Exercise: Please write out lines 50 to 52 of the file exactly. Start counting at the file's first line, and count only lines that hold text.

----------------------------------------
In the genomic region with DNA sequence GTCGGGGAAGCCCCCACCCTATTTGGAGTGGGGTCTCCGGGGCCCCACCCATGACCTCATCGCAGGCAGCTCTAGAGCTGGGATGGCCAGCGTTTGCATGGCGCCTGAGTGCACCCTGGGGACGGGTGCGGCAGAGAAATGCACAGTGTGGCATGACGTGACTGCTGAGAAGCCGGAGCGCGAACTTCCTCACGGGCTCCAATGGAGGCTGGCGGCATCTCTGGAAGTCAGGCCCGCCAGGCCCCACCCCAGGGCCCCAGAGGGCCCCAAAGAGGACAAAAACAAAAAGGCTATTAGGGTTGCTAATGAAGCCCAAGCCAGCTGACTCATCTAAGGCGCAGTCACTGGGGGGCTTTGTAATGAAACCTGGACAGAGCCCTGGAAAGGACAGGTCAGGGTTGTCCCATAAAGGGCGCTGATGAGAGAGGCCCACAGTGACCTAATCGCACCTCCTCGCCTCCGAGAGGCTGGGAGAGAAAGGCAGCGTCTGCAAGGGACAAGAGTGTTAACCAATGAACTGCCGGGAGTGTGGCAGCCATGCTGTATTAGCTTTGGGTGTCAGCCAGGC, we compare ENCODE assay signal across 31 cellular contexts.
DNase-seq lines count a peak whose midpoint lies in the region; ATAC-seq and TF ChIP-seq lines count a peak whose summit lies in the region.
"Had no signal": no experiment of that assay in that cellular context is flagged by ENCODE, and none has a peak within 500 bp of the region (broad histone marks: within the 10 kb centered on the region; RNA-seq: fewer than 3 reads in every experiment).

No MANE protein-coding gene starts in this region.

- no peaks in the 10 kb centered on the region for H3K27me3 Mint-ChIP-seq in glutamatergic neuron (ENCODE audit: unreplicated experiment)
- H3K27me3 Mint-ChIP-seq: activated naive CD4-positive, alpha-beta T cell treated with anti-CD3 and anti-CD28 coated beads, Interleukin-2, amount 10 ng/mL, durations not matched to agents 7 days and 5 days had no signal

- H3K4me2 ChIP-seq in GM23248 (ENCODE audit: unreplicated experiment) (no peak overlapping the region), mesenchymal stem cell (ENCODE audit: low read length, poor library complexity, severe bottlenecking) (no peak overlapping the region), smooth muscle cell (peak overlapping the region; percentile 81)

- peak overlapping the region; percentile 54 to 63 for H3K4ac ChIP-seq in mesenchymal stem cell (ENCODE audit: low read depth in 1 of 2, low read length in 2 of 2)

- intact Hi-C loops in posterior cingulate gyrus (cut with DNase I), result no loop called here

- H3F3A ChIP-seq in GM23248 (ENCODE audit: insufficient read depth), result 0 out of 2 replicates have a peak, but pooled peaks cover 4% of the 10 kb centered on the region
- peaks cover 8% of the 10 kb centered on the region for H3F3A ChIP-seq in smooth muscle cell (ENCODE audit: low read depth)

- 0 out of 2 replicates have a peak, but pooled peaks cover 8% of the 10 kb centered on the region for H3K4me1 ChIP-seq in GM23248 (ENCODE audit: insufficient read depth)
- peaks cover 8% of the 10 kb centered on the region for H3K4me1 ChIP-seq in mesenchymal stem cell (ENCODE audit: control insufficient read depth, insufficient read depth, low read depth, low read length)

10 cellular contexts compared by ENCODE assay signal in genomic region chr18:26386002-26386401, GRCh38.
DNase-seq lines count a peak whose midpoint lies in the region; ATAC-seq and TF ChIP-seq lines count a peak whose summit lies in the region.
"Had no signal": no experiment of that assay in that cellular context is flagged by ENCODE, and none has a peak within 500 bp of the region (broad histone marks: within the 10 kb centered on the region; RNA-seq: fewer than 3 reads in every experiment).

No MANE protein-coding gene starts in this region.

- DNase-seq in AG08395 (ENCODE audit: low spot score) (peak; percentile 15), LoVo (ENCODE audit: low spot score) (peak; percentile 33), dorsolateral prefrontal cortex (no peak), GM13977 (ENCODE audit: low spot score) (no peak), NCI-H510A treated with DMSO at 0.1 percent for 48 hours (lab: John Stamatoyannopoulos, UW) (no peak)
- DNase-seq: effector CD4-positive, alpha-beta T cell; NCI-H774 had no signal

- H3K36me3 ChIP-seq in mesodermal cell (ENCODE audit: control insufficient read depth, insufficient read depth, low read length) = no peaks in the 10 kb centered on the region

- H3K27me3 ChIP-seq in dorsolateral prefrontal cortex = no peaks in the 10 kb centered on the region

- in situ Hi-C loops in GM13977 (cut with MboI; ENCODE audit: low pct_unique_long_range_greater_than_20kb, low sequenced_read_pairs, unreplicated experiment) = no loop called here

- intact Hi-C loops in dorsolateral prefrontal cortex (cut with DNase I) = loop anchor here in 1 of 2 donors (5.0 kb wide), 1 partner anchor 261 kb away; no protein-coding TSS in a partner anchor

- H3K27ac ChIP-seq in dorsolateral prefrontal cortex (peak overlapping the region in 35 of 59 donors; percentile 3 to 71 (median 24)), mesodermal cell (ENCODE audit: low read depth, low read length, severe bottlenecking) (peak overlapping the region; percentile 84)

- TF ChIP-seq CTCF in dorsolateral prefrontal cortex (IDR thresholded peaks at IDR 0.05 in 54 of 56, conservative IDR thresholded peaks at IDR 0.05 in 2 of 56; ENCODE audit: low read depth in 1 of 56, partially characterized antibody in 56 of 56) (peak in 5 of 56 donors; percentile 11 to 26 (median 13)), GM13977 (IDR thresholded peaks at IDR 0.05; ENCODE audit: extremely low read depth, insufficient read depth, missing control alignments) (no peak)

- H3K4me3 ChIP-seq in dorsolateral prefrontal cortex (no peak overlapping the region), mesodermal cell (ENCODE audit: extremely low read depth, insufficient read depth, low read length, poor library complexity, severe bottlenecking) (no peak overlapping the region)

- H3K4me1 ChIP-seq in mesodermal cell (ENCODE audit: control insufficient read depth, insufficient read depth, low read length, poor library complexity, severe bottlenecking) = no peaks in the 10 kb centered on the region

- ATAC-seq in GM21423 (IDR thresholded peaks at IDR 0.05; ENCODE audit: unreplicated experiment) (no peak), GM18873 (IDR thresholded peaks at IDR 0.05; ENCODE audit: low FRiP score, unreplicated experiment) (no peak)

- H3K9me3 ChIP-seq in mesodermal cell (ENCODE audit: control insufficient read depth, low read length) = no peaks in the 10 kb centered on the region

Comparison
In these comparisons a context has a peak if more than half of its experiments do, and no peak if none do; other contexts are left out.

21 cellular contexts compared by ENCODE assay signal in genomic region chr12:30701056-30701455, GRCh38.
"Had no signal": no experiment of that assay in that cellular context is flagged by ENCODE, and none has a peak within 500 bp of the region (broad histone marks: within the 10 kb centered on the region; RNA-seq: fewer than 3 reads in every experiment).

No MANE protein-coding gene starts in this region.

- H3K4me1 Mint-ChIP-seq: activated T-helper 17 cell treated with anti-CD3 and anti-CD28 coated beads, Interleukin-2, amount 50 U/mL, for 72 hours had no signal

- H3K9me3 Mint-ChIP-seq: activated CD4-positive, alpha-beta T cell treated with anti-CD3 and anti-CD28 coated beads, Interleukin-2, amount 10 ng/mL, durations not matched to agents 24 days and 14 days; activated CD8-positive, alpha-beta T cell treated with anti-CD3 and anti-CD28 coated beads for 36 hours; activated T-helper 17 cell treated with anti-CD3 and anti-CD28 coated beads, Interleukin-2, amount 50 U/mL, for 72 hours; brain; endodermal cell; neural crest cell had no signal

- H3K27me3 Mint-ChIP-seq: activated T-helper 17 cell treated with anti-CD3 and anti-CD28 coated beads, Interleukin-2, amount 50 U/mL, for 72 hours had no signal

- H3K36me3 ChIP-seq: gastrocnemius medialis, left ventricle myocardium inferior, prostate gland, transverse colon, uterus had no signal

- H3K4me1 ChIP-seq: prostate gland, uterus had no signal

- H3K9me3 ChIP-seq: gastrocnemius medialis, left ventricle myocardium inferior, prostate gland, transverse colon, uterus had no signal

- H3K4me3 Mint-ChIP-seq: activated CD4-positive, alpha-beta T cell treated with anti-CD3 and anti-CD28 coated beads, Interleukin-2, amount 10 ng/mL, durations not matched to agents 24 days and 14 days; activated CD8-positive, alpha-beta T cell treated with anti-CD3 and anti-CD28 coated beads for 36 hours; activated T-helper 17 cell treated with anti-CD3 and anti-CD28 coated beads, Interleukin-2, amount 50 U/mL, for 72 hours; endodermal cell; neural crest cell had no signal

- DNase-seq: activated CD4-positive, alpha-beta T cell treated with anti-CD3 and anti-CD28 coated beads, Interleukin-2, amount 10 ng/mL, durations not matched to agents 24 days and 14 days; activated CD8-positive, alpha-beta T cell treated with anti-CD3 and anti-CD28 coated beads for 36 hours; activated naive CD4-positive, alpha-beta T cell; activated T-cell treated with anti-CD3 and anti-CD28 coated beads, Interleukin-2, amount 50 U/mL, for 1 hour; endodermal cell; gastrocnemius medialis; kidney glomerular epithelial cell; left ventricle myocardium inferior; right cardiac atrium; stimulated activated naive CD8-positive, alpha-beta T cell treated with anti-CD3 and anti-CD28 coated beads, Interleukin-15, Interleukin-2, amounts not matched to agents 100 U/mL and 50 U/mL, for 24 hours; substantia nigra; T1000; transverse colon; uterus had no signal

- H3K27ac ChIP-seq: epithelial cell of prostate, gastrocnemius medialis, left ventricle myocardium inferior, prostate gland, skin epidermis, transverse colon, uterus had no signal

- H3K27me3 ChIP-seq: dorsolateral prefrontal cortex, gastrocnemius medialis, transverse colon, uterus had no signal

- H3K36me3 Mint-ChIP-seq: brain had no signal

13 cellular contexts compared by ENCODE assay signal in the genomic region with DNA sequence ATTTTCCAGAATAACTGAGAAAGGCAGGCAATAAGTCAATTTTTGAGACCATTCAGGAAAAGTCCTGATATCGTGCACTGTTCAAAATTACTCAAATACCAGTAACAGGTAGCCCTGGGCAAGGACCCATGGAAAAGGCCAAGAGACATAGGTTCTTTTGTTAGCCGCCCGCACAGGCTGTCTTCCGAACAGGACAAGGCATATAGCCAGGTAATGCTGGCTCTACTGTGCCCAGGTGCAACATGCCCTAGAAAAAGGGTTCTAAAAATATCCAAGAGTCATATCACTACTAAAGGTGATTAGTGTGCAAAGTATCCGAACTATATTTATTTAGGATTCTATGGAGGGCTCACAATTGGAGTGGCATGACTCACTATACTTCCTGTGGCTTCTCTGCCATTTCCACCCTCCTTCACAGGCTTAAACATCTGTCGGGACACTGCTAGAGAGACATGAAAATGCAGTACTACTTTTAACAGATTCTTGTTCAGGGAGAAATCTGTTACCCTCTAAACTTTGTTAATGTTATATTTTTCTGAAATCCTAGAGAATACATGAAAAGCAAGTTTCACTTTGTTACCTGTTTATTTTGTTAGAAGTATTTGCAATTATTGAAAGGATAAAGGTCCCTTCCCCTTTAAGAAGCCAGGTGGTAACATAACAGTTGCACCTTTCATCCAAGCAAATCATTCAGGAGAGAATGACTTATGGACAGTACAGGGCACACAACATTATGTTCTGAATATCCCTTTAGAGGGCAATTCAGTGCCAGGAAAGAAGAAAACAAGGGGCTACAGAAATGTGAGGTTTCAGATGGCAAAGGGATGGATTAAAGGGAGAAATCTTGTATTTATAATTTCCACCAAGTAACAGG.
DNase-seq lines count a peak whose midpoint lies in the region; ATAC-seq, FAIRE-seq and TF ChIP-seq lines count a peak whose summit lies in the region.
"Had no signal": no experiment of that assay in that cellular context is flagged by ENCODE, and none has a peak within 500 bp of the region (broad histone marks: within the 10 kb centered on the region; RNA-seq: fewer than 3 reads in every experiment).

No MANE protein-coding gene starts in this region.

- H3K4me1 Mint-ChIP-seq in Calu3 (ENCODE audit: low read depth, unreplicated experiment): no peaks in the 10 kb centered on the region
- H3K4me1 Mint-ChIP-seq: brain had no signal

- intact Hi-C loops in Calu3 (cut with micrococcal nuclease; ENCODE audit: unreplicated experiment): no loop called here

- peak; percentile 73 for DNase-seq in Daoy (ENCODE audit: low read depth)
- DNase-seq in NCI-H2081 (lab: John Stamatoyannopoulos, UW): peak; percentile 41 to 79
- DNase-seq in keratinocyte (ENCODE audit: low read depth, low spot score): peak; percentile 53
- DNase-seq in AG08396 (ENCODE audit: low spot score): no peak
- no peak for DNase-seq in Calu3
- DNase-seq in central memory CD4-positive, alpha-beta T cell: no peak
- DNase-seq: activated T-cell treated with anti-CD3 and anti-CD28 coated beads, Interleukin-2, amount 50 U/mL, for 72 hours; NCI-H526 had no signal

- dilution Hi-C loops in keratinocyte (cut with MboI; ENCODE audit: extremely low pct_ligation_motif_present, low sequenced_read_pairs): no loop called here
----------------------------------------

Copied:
- H3K4me1 Mint-ChIP-seq in Calu3 (ENCODE audit: low read depth, unreplicated experiment): no peaks in the 10 kb centered on the region
- H3K4me1 Mint-ChIP-seq: brain had no signal

- intact Hi-C loops in Calu3 (cut with micrococcal nuclease; ENCODE audit: unreplicated experiment): no loop called here